Despite living with the day-to-day challenges of autism, 14-year-old Jessica McCartney was determined to play a bigger role at her school and thrive among her fellow students. Like many of her peers at Shadow Hills High School, Jessica is involved in extracurricular activities -- she recently earned a black belt in karate and is now a member of the cheerleading squad.
"You would've never imagined, she fits completely right in," one of her squad mates told ABC News. "She's just a good kid."
According to ABC News, Jessica was initially inspired to try out for the team by watching high school movies. She loved how the cheerleaders seemed popular and happy with their squad mates, and convinced her mother that she would do well on her school's team.
"She has to keep her grades up and she's in regular classes with everybody else," her mother said to ABC. "She's been doing exceptionally well, and I'm very proud of her."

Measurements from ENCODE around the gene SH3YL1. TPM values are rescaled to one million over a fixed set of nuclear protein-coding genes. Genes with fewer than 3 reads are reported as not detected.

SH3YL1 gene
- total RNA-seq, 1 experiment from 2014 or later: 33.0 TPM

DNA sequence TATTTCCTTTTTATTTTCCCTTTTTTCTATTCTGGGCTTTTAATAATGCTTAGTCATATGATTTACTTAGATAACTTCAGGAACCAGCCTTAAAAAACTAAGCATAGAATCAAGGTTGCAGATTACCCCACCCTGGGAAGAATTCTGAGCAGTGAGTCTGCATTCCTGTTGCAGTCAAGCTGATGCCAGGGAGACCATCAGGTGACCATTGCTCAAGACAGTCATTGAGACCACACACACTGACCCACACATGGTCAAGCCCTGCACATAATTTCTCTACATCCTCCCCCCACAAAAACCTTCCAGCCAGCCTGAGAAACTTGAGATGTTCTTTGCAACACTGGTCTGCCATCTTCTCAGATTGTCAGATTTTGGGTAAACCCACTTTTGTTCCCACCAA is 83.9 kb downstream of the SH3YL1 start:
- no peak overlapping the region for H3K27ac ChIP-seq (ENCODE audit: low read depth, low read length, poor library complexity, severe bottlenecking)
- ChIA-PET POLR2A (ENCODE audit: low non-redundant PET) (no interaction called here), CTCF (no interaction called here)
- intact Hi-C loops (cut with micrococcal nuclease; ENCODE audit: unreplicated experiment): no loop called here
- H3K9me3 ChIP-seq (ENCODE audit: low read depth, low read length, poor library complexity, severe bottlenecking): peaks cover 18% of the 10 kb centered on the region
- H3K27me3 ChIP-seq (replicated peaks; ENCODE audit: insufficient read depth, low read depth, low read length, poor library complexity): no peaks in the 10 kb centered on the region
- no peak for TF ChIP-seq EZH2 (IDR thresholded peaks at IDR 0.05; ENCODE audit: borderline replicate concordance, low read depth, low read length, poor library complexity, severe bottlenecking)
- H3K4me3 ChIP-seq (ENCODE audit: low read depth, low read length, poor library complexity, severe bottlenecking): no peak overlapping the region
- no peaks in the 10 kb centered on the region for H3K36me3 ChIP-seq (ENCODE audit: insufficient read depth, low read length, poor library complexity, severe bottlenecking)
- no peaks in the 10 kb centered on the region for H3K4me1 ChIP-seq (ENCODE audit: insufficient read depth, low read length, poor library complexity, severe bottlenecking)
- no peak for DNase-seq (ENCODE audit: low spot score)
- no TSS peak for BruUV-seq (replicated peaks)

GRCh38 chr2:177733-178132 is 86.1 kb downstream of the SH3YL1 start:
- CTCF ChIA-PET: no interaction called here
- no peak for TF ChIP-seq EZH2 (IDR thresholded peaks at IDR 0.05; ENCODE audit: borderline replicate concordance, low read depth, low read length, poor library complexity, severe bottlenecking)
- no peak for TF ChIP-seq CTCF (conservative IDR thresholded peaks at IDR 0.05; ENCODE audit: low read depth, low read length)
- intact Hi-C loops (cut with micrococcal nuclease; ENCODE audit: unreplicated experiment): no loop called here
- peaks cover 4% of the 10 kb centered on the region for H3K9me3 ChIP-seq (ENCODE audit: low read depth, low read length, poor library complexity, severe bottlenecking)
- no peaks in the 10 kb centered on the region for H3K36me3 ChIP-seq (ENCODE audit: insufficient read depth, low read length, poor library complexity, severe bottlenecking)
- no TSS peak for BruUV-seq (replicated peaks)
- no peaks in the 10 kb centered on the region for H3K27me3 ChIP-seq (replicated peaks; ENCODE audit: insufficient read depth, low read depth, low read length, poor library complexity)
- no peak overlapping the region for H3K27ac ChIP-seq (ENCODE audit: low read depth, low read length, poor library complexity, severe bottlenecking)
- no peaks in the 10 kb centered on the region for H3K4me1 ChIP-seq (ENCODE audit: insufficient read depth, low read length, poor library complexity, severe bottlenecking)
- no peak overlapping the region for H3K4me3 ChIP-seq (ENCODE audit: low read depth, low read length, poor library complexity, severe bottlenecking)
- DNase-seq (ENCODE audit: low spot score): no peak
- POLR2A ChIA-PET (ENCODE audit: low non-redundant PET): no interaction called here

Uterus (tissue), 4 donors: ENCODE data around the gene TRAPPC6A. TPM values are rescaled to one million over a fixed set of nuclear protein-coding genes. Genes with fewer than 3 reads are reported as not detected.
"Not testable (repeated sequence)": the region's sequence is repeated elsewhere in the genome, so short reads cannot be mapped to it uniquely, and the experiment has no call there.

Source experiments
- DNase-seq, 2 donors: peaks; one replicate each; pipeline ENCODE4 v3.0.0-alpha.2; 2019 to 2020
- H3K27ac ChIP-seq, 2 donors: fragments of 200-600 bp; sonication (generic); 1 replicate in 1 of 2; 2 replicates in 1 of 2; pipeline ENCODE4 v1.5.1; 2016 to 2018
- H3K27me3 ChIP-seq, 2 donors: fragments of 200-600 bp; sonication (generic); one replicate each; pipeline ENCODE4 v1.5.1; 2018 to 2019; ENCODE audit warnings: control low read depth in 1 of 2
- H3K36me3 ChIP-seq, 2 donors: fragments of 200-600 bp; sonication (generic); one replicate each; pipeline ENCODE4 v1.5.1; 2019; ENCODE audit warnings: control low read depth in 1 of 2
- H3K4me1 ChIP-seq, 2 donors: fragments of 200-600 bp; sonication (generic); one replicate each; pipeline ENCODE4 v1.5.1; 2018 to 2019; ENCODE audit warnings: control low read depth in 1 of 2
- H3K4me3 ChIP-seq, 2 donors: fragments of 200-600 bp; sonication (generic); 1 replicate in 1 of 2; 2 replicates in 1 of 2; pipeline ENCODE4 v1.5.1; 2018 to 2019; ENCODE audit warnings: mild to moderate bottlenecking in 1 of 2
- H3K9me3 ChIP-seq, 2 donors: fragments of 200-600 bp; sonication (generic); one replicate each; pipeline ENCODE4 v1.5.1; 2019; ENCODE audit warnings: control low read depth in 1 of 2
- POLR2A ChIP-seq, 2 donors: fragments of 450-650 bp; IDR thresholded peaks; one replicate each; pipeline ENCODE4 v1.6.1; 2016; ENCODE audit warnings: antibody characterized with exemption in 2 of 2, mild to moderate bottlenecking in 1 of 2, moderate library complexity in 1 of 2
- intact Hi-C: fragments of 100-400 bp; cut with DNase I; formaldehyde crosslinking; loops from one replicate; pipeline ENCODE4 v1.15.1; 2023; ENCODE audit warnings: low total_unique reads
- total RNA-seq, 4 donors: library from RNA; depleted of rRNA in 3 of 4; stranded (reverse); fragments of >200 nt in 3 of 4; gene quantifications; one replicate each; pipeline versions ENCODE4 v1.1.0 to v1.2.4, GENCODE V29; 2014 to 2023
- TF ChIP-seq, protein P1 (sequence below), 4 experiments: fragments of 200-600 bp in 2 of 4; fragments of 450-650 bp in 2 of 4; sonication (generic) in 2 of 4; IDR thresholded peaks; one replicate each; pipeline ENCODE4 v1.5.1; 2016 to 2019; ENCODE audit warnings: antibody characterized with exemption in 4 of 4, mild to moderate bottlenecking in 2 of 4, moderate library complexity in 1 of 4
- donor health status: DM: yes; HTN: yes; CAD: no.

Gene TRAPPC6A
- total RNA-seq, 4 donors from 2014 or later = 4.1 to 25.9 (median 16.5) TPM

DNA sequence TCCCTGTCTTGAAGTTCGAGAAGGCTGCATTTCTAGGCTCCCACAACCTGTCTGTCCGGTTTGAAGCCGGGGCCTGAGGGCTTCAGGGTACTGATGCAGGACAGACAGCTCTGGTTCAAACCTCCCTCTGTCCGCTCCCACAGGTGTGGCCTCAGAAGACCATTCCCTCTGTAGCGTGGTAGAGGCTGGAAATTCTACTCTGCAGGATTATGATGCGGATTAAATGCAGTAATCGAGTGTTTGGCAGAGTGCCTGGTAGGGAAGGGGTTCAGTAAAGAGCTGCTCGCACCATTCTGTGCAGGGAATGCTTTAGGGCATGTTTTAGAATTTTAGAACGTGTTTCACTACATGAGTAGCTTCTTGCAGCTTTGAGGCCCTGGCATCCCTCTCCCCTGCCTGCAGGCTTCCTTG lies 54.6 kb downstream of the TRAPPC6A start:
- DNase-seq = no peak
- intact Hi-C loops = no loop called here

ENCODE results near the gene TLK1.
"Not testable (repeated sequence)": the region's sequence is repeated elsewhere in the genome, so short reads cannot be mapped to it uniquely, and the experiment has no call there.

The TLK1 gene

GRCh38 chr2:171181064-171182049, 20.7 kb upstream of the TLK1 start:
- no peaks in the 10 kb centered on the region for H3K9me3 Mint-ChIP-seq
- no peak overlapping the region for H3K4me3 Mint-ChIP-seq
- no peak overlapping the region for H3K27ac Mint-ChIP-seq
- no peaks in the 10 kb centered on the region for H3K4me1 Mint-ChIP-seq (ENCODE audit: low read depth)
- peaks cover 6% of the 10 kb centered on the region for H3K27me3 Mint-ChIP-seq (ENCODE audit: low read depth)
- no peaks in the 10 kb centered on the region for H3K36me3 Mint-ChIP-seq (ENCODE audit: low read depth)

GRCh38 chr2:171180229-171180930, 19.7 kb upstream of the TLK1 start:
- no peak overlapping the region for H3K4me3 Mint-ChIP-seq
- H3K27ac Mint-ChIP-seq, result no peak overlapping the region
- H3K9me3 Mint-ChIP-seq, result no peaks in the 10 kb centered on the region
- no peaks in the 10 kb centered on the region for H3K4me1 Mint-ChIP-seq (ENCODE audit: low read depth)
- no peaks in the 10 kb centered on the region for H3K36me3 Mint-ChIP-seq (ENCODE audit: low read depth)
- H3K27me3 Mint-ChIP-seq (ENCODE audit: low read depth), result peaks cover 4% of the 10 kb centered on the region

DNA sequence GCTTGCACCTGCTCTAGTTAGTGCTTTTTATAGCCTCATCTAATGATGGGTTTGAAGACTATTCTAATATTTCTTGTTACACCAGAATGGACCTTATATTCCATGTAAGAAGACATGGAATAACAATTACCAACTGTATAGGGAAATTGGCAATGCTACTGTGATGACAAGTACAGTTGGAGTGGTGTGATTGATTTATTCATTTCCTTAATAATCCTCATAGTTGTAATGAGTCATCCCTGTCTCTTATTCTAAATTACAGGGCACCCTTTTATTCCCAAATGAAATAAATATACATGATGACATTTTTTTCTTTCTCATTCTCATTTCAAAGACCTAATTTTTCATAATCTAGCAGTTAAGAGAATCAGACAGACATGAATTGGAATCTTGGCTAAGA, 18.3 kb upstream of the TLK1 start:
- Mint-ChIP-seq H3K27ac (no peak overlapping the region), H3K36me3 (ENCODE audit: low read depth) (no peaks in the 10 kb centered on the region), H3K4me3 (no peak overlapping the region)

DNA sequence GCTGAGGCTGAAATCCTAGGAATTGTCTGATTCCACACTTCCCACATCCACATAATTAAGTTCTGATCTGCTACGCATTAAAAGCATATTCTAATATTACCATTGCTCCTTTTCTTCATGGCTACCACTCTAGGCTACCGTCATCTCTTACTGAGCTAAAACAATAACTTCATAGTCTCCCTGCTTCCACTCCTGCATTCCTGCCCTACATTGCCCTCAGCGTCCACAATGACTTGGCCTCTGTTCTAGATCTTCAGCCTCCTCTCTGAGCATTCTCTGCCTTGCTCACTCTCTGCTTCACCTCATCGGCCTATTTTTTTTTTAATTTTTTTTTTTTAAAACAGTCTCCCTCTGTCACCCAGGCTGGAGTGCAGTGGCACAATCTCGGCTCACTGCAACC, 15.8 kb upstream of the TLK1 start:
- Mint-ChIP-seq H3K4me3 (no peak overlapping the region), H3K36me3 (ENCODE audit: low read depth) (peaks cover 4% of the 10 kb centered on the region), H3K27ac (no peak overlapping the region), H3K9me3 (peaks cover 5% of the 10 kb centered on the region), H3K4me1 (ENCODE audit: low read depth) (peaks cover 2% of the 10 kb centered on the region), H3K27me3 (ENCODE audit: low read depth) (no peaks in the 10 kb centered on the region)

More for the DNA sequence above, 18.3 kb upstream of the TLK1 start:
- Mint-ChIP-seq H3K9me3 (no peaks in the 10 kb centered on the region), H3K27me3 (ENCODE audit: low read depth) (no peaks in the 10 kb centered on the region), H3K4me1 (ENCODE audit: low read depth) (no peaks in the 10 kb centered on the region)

Other inspiring high school cheerleaders include Boca Raton High School's 'special' cheerleaders. Although the seven girls on the new spirit squad each struggle with disabilities, their positive energy and passion for cheerleading have touched the entire school.
An in New Jersey, an effort to challenge stereotypes about cheerleaders led Pop Warner and the Science Cheerleader organization to break the Guinness World Record for "World's Largest Cheer" this past November. Held at the Sun National Bank Arena in Trenton, 1,300 cheerleaders from across the East Coast did a five-minute cheer about the importance of science and engineering.
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